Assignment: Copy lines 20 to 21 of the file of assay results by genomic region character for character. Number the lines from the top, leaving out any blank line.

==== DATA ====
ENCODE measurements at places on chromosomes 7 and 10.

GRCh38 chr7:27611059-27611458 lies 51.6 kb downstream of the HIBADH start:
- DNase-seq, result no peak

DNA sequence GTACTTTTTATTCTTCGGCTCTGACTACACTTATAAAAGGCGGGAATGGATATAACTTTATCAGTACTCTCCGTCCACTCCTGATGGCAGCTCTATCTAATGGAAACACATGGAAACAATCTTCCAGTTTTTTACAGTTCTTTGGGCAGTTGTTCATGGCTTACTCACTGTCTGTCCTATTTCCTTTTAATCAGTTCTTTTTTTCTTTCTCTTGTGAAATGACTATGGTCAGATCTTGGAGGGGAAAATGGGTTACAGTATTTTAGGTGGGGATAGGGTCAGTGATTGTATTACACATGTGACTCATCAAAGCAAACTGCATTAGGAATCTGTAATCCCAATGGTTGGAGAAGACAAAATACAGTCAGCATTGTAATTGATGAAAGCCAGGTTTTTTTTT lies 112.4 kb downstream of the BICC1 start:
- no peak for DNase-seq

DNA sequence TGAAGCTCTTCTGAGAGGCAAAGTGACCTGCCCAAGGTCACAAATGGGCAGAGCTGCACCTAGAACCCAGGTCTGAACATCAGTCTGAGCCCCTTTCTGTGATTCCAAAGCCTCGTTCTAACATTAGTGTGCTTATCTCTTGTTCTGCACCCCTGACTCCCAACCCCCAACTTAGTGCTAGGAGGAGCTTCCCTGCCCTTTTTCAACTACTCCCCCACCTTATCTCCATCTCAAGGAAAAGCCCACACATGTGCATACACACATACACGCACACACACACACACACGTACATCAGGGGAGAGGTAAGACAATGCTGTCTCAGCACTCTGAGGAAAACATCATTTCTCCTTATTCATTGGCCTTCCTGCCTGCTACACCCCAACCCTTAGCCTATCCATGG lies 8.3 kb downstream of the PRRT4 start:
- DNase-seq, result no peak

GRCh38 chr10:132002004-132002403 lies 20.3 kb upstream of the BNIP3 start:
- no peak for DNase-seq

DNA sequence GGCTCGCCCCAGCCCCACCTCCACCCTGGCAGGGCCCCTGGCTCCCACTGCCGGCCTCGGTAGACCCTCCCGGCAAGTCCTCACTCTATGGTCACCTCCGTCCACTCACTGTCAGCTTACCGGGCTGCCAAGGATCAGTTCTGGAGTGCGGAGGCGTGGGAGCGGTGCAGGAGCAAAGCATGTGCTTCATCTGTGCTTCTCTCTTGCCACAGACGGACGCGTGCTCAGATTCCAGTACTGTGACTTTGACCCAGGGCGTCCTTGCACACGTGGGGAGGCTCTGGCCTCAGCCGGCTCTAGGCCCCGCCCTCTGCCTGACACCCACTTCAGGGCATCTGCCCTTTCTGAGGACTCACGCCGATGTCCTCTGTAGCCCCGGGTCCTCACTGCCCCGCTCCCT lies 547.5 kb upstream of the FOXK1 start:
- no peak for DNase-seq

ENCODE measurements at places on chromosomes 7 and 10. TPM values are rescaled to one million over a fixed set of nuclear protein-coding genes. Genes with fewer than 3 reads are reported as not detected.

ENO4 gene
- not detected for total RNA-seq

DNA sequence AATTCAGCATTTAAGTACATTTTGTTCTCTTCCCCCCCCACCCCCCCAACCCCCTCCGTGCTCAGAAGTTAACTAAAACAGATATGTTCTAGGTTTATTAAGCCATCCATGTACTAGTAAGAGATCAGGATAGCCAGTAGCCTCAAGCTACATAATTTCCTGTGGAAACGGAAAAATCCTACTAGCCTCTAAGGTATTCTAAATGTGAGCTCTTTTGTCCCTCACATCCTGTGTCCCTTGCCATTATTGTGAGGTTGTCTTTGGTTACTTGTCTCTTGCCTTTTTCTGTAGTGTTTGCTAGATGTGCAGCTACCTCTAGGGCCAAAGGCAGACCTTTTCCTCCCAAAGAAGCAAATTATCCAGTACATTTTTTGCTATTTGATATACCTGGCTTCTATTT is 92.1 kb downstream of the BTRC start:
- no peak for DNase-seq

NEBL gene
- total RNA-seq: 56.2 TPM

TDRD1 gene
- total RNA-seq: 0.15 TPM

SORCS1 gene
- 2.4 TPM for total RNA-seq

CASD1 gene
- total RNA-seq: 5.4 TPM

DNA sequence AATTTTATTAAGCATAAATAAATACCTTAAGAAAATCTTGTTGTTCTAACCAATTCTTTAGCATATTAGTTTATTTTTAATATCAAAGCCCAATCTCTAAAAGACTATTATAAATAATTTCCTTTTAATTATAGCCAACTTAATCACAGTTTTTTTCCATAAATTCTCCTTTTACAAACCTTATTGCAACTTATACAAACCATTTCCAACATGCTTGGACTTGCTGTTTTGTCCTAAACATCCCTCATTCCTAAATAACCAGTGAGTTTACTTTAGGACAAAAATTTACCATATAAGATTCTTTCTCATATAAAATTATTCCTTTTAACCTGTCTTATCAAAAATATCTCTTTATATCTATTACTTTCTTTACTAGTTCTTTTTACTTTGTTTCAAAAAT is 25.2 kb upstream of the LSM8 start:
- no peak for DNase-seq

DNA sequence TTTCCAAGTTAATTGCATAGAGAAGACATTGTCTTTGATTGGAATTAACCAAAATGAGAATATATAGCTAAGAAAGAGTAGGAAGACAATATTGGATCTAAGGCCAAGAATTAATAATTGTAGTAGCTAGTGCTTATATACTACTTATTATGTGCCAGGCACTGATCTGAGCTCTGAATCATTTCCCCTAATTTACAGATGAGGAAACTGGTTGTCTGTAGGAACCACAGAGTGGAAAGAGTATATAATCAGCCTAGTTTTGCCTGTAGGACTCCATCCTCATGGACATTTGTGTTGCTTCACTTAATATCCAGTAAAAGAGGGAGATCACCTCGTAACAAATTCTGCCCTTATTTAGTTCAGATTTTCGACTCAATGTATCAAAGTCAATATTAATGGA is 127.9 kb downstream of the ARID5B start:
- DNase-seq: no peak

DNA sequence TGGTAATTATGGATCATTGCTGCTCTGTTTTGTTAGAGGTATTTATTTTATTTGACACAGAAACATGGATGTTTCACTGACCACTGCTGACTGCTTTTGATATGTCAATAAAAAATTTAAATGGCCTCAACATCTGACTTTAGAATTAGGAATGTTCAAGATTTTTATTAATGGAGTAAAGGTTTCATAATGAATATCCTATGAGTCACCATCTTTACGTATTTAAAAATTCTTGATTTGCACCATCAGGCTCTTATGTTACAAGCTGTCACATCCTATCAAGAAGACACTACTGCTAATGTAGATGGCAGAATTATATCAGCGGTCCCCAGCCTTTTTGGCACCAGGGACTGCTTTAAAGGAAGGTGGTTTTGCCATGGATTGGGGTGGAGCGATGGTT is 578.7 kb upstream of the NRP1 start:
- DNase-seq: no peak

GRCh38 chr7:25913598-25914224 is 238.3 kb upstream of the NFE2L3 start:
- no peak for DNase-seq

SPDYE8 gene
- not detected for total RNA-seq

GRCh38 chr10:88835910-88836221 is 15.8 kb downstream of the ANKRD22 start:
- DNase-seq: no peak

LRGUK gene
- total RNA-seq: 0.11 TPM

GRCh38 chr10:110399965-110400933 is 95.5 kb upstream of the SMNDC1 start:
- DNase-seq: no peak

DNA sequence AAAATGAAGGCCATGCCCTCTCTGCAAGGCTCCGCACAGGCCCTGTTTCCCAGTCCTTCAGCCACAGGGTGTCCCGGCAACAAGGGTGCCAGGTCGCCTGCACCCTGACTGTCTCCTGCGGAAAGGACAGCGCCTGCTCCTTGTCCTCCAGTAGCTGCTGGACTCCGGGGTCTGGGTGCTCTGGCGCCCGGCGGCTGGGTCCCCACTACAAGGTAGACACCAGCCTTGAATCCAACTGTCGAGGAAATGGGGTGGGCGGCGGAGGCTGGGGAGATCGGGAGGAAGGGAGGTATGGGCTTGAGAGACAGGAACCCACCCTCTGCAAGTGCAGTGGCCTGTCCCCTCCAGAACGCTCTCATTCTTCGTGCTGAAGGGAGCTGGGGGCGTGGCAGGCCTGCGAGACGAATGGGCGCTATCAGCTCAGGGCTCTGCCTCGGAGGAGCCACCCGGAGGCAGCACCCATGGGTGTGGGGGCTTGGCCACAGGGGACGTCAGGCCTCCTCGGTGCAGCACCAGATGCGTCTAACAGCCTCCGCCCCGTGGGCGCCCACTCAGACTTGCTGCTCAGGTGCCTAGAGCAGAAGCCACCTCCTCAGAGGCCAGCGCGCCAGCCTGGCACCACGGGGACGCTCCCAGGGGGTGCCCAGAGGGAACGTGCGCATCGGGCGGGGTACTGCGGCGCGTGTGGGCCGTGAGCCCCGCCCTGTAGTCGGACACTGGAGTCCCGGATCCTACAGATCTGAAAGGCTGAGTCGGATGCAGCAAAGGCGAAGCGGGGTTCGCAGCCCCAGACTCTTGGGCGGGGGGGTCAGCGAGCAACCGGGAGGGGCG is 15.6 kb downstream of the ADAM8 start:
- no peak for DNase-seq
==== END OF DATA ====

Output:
- total RNA-seq: 0.15 TPM

SORCS1 gene